Luteef, Nawab Abdool (1828-1893) Social worker and pioneer of
Muslim reawakening in 19th century Bengal. He was born in 1928 at Rajapur
village of Faridpur district. His father Fakir Mahmud was a lawyer in the
civil court of Kolkata sadar. Abdool Luteef obtained the highest degree
in Arabic, French and English language from Kolkata Madrasa.
Latif started his career as a teacher of Dhaka Collegiate School in 1846.
Later on, he joined CAlKUTta madrasa as a professor of Arabic and English (1848). He joined government
service in 1849 as a deputy magistrate and was promoted to the post of
presidency magistrate in 1877.
serving as the deputy magistrate of Satkhira, Abdool Luteef witnessed the
repression and exploitation of the peasants by the English indigo
planters. He encouraged the farmers there to become united and tell the
government about their grievances. He himself took some initiative in
this regard. Finally, the British government formed the Indigo Commission
in 1860 due to his initiative with the goal of putting an end to the
repressions of indigo planters.
Luteef was nominated a member of the Bengal Management Council when it
was constituted in 1862 during the rule of Lord Canning. In 1863, he
was appointed a member of the examination board for civil and military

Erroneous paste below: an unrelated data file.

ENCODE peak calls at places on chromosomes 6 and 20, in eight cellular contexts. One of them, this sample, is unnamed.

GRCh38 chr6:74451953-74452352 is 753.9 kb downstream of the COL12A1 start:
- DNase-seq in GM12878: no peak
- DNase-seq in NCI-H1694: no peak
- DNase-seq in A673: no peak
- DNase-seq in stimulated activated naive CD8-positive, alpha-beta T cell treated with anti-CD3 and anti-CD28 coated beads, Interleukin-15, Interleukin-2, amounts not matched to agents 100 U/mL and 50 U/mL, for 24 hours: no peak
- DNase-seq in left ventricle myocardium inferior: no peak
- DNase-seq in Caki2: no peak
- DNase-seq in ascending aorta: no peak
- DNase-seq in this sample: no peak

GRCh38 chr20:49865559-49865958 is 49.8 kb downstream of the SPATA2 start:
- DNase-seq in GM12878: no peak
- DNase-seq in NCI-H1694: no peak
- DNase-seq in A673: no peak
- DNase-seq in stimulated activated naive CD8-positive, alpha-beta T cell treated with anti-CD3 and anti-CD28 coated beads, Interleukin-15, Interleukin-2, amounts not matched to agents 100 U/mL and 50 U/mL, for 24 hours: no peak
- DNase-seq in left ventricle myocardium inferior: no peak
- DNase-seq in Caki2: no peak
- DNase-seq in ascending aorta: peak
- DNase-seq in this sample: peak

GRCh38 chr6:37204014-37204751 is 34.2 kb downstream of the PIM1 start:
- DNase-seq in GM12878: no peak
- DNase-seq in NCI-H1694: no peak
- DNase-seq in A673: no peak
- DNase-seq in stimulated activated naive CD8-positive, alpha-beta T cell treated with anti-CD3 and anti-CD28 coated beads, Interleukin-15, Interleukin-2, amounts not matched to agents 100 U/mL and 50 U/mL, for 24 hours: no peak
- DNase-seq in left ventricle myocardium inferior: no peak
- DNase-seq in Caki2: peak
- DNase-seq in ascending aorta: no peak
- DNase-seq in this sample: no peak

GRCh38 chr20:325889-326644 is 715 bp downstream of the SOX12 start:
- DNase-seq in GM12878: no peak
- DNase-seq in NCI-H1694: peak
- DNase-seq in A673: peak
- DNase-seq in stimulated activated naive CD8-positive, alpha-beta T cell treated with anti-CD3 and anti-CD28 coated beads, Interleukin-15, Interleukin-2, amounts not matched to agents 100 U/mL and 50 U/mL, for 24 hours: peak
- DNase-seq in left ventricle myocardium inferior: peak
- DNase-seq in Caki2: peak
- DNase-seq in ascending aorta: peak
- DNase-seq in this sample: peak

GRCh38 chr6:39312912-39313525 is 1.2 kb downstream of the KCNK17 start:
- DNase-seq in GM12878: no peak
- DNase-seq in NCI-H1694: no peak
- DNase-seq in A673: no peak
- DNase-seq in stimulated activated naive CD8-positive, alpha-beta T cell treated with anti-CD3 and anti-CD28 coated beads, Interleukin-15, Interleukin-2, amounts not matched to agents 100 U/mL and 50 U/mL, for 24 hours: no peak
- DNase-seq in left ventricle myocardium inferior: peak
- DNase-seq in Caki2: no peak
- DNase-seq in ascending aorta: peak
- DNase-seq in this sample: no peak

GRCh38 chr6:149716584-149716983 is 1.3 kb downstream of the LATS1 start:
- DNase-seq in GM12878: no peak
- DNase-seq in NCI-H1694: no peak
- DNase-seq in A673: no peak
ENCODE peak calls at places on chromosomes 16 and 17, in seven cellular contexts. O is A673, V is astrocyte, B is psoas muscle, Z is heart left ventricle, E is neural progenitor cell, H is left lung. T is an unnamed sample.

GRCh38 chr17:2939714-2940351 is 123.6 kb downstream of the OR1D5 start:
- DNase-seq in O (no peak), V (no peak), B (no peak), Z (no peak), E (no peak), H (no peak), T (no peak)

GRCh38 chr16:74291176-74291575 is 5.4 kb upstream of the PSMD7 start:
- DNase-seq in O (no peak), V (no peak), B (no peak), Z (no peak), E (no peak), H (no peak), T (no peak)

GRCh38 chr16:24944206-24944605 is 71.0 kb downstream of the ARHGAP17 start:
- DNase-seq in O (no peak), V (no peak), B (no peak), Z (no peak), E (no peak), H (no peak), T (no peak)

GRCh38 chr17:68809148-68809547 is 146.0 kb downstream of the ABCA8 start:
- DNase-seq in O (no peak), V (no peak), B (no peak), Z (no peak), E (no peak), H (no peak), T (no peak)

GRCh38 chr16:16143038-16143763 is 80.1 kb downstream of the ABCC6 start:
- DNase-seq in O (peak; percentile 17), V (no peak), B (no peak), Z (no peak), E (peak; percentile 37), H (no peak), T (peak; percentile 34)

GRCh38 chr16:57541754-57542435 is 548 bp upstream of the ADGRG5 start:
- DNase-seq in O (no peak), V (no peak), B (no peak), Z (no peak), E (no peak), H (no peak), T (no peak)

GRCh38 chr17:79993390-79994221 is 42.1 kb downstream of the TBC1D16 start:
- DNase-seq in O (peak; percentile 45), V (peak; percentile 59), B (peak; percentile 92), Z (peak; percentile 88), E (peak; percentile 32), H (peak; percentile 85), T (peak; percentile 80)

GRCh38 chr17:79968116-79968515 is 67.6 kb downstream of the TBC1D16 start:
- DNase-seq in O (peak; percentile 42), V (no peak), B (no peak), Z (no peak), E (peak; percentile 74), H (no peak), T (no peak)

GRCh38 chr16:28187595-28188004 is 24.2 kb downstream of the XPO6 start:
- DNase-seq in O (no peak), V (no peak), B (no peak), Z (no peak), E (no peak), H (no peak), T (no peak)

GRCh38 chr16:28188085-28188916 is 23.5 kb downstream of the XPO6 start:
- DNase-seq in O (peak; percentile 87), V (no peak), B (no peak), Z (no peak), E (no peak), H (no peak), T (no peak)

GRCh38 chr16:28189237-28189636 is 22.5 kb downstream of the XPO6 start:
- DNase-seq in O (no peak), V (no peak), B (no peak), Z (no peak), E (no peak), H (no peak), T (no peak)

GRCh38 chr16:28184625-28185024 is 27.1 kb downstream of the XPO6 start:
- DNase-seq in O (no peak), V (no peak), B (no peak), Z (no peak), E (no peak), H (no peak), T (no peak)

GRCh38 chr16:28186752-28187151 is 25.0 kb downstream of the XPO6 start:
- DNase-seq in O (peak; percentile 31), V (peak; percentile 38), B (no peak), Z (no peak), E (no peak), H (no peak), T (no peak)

services and a fellow of Kolkata University. He was appointed as
‘justice of the peace’ following the formation of CAlCUTta corporation (Municipal Authority) in
1865. He remained in that position until 1875. When there was intense
anger among the Muslim community following the adoption of a proposal
by the Indian Management Council in 1865, Abdool Luteefput forward
arguments in favour of amending the bill through a memorandum submitted
to the British government.
Nawab Abdool Luteef
Luteef made notable contribution in the spread of modern education among Bengalee
Muslims. He realized that the Muslim community lagged behind in all
areas due to their failure in keeping pace with the changing times,
boycotting of English education and the policy of non-cooperation with
the government. He took many initiatives for education and material
development of the Muslims. These included, preparing the Muslims for
reaping benefits out of the new governance scheme of the British; and,
creating a sense of loyalty towards the colonial rulers among them, and